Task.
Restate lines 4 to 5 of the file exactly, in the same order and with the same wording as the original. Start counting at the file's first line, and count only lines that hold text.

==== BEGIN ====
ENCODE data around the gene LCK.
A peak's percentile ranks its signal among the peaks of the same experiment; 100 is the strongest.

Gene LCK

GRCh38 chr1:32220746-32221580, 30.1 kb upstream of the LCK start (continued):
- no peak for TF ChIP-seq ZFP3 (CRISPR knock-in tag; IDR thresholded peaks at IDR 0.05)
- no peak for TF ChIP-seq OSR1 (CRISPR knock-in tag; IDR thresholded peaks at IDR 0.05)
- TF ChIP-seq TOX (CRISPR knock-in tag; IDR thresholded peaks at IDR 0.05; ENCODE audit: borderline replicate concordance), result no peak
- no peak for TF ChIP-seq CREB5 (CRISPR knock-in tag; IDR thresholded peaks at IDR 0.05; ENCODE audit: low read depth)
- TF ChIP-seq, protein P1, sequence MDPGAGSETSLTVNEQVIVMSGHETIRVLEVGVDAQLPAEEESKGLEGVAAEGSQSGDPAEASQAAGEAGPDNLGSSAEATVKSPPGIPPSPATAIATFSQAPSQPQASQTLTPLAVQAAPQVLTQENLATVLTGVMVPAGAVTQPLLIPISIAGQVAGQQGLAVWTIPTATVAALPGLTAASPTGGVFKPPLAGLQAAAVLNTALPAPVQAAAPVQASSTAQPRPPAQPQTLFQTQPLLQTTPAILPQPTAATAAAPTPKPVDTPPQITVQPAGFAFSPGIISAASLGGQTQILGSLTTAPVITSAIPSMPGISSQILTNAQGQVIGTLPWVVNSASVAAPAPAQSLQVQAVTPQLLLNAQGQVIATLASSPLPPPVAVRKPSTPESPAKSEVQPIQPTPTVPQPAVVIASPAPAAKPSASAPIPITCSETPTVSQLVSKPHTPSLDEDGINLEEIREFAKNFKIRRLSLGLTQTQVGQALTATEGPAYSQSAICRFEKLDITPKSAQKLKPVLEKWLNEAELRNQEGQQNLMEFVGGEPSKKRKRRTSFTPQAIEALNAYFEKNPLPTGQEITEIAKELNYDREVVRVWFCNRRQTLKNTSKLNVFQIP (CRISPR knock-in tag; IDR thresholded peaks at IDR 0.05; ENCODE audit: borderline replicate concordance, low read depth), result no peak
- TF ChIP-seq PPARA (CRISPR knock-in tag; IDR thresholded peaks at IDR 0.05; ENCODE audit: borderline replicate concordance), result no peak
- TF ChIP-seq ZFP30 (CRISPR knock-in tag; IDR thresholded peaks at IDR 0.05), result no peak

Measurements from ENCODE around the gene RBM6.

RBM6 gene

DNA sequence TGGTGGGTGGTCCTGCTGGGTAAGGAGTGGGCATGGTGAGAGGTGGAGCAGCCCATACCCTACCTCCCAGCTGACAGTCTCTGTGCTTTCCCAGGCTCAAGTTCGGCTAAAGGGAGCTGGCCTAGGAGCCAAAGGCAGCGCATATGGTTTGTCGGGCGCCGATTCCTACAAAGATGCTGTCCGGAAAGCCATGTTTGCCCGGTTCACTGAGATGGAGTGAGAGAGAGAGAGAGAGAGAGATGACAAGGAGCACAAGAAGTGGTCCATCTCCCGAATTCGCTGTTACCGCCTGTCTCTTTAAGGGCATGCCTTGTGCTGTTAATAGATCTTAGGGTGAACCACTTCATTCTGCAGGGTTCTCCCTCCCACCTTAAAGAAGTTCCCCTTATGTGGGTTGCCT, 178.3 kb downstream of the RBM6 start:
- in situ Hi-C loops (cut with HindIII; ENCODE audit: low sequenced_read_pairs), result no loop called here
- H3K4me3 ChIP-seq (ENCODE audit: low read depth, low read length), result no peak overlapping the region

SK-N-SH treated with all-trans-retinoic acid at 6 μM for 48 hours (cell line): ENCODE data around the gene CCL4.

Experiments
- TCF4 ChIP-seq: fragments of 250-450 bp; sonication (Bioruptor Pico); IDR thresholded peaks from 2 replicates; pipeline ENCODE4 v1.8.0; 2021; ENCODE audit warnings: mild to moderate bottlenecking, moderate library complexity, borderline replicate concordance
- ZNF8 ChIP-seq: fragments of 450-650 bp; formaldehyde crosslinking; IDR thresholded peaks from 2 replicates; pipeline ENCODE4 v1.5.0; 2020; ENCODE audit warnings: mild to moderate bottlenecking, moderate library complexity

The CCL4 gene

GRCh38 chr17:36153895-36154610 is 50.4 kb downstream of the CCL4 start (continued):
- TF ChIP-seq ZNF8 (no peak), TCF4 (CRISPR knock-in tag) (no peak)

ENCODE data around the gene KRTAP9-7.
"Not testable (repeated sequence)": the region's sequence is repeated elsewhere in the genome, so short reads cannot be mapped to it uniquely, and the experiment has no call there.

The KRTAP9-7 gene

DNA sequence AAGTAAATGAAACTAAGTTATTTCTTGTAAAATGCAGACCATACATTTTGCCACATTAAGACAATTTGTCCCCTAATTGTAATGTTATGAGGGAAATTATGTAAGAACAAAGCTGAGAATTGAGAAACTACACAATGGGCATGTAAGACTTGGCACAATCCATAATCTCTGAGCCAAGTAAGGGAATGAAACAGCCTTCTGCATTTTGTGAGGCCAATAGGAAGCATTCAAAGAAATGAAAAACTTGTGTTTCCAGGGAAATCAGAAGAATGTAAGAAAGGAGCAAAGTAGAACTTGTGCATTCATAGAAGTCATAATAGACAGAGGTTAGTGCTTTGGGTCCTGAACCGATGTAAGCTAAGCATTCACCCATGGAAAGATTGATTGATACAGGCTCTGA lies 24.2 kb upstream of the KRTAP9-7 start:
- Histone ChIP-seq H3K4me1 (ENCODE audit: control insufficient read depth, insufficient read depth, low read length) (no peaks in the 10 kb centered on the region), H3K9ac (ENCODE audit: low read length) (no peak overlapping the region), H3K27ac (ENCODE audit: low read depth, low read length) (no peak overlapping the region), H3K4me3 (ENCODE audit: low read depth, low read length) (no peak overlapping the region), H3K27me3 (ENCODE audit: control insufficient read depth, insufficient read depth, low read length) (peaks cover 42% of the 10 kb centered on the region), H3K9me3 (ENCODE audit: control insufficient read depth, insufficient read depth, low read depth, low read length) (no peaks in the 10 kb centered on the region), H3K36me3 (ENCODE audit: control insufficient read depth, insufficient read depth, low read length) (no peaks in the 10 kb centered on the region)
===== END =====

GRCh38 chr1:32220746-32221580, 30.1 kb upstream of the LCK start (continued):
- no peak for TF ChIP-seq ZFP3 (CRISPR knock-in tag; IDR thresholded peaks at IDR 0.05)